Technology: July 2008 Archives

If there is one thing that troubles processor architects right now, it's working out how many cores they should stick on a die. The number of transistors they can plant on a chip doubles every two years and there's no sign of that supply running dry in the next five years.

What's the problem? Just take the processor core you have already and then step and repeat it across the die. It's worked for graphics processors.

Unfortunately, only some software parallelises so well that it will spread across many cores. Many times, the overhead of distributing the work outweighs the advantage you get from running the code in parallel. This, in effect, is the modification that Gene Amdahl made to his eponymous law of performance in computers.

In its most basic form, Amdahl's Law says it's only worth speeding up things that you do a lot. Big, nested loops are good targets. Lots of branching straight-line code? Not worth the effort. With parallel processors, if you can spread the work of loops over many of them, you see a speed-up. But there is a limit governed by how much code you need to run on just one processor.

In a paper published in this month's IEEE Computer, a pair of researchers from the University of Winsconsin-Madison - one of whom has now moved to Google - has attempted to extend Amdahl's Law to the world of multicore processors where you do not necessarily make all the processors the same size.

ARM hinted about this deal in an analyst meeting last week, but the company this morning confirmed that it has sold an architectural licence for its processor architecture to "a leading handset develop a roadmap of mobile computing devices". The company is not saying who the customer is but a lot of the signs point to Apple.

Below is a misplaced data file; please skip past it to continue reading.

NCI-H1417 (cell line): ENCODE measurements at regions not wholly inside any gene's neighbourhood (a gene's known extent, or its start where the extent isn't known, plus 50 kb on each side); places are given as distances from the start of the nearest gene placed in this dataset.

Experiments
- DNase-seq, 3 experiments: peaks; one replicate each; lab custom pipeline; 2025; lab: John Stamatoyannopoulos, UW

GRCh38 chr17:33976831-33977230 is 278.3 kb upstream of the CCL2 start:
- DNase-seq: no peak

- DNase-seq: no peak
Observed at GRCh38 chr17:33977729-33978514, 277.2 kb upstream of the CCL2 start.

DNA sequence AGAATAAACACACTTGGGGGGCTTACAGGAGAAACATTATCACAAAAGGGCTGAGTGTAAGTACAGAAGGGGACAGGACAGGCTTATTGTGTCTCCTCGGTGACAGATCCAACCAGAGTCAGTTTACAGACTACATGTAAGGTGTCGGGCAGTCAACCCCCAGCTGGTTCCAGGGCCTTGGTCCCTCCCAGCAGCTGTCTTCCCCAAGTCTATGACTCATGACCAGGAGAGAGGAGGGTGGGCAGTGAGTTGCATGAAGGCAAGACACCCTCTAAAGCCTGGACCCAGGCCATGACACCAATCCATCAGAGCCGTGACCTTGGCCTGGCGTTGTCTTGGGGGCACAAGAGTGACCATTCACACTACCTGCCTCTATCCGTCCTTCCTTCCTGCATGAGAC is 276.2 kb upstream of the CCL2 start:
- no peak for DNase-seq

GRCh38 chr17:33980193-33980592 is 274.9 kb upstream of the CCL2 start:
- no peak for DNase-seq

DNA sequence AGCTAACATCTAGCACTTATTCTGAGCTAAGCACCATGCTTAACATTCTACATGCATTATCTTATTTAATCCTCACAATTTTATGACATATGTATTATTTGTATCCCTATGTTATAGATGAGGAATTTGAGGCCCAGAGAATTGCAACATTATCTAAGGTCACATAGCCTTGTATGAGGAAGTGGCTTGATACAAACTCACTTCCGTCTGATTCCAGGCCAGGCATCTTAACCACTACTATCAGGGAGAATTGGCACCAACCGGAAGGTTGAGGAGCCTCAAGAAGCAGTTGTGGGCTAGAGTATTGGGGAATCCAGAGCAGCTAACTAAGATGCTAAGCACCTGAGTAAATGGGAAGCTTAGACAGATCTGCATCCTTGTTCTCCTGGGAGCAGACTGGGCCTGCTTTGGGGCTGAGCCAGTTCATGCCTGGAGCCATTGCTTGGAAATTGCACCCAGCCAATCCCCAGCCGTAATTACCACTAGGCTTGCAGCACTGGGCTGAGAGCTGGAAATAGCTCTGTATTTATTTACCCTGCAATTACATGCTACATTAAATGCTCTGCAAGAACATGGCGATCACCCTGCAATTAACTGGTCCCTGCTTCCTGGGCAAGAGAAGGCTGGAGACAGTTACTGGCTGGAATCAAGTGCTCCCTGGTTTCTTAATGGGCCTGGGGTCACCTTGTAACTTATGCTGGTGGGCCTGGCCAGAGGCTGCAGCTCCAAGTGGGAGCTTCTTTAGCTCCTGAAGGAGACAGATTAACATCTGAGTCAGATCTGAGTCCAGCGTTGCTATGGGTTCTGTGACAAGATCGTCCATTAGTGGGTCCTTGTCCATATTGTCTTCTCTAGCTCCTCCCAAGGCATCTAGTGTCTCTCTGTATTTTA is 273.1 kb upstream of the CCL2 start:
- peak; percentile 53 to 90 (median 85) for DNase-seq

Nokia decided to outsource much of its silicon design and the company has traditionally bought the off-the-shelf ARM cores anyway, which Texas Instruments then put into system-on-chip (SoC) parts. Motorola already has an architectural licence. Samsung would be a possibility as the world's second largest chipmaker, but signed a big deal with ARM earlier this year to get early access to ARM's own designs.

Following Apple's purchase of chip design firm PA Semiconductor, ARM people have been particularly jumpy of late whenever Apple gets mentioned. And questions asking whether Apple already has an architectural licence (the computer maker was the driving force behind the creation of ARM and one of the original investors) were met with a "you'll have to ask Apple", rather than a "yes", a "no" or a "no comment".

PA's designers have a lot of experience with ARM, although their most recent offering, which is getting dropped like a stone, was based on the PowerPC. ARM's investor meeting is about to start. But, realistically, if the company was going to say that Apple is the new architectural licensee, it would have done so already.

ARM CEO Warrren East just warned that it will take time for the company to see royalties from any products sold that use the processors licensed under the new arrangement (9:20): "It is an architectural licence with a leading OEM for both current and future technology. Don't get too excited on any revenue on this: it will take some time. The revenue [from this deal] will be recognised over several years."

ARM's emphasis on this deal is that it is all about the future. Tim Score, CFO, said (9:38): "When ARM signs architectural licences, they are typically for an architecture that is already in play. So you tend to get a big revenue bump. This one is also for future architectures, so the revenue has to be spread over a number of years."